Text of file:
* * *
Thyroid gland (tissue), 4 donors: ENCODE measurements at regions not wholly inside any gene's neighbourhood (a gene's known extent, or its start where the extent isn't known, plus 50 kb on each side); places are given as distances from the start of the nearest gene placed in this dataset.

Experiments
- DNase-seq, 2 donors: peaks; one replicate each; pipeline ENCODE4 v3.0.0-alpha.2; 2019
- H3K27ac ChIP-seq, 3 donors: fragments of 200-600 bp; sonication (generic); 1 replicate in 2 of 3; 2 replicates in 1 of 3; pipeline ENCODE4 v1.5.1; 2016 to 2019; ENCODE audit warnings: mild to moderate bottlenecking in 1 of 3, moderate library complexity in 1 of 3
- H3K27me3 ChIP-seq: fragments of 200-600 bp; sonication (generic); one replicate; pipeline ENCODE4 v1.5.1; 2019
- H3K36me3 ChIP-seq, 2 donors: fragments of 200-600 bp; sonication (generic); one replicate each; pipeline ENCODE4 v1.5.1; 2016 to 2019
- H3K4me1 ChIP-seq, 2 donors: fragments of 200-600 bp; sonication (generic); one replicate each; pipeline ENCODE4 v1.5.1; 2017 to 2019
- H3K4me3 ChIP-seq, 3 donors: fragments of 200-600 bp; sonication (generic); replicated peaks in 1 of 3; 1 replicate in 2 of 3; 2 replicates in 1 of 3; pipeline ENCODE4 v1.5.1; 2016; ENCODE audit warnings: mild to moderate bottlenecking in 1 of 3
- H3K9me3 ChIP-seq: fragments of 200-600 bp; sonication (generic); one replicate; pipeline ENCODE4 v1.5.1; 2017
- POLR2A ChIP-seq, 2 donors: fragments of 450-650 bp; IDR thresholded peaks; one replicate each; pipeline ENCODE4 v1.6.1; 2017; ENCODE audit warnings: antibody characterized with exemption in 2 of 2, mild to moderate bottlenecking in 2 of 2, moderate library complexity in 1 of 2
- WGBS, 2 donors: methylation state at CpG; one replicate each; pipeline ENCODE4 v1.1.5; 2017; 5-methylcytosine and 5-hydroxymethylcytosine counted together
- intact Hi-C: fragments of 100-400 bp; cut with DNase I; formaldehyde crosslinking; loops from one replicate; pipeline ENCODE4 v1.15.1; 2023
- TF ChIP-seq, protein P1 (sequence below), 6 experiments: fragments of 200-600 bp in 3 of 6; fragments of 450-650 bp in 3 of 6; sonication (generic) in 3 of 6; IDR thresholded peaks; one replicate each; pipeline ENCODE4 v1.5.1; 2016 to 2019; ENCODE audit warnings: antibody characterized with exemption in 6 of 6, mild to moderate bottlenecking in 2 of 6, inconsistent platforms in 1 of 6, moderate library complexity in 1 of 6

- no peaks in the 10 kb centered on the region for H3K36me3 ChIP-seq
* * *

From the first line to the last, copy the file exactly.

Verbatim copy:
Thyroid gland (tissue), 4 donors: ENCODE measurements at regions not wholly inside any gene's neighbourhood (a gene's known extent, or its start where the extent isn't known, plus 50 kb on each side); places are given as distances from the start of the nearest gene placed in this dataset.

Experiments
- DNase-seq, 2 donors: peaks; one replicate each; pipeline ENCODE4 v3.0.0-alpha.2; 2019
- H3K27ac ChIP-seq, 3 donors: fragments of 200-600 bp; sonication (generic); 1 replicate in 2 of 3; 2 replicates in 1 of 3; pipeline ENCODE4 v1.5.1; 2016 to 2019; ENCODE audit warnings: mild to moderate bottlenecking in 1 of 3, moderate library complexity in 1 of 3
- H3K27me3 ChIP-seq: fragments of 200-600 bp; sonication (generic); one replicate; pipeline ENCODE4 v1.5.1; 2019
- H3K36me3 ChIP-seq, 2 donors: fragments of 200-600 bp; sonication (generic); one replicate each; pipeline ENCODE4 v1.5.1; 2016 to 2019
- H3K4me1 ChIP-seq, 2 donors: fragments of 200-600 bp; sonication (generic); one replicate each; pipeline ENCODE4 v1.5.1; 2017 to 2019
- H3K4me3 ChIP-seq, 3 donors: fragments of 200-600 bp; sonication (generic); replicated peaks in 1 of 3; 1 replicate in 2 of 3; 2 replicates in 1 of 3; pipeline ENCODE4 v1.5.1; 2016; ENCODE audit warnings: mild to moderate bottlenecking in 1 of 3
- H3K9me3 ChIP-seq: fragments of 200-600 bp; sonication (generic); one replicate; pipeline ENCODE4 v1.5.1; 2017
- POLR2A ChIP-seq, 2 donors: fragments of 450-650 bp; IDR thresholded peaks; one replicate each; pipeline ENCODE4 v1.6.1; 2017; ENCODE audit warnings: antibody characterized with exemption in 2 of 2, mild to moderate bottlenecking in 2 of 2, moderate library complexity in 1 of 2
- WGBS, 2 donors: methylation state at CpG; one replicate each; pipeline ENCODE4 v1.1.5; 2017; 5-methylcytosine and 5-hydroxymethylcytosine counted together
- intact Hi-C: fragments of 100-400 bp; cut with DNase I; formaldehyde crosslinking; loops from one replicate; pipeline ENCODE4 v1.15.1; 2023
- TF ChIP-seq, protein P1 (sequence below), 6 experiments: fragments of 200-600 bp in 3 of 6; fragments of 450-650 bp in 3 of 6; sonication (generic) in 3 of 6; IDR thresholded peaks; one replicate each; pipeline ENCODE4 v1.5.1; 2016 to 2019; ENCODE audit warnings: antibody characterized with exemption in 6 of 6, mild to moderate bottlenecking in 2 of 6, inconsistent platforms in 1 of 6, moderate library complexity in 1 of 6

- no peaks in the 10 kb centered on the region for H3K36me3 ChIP-seq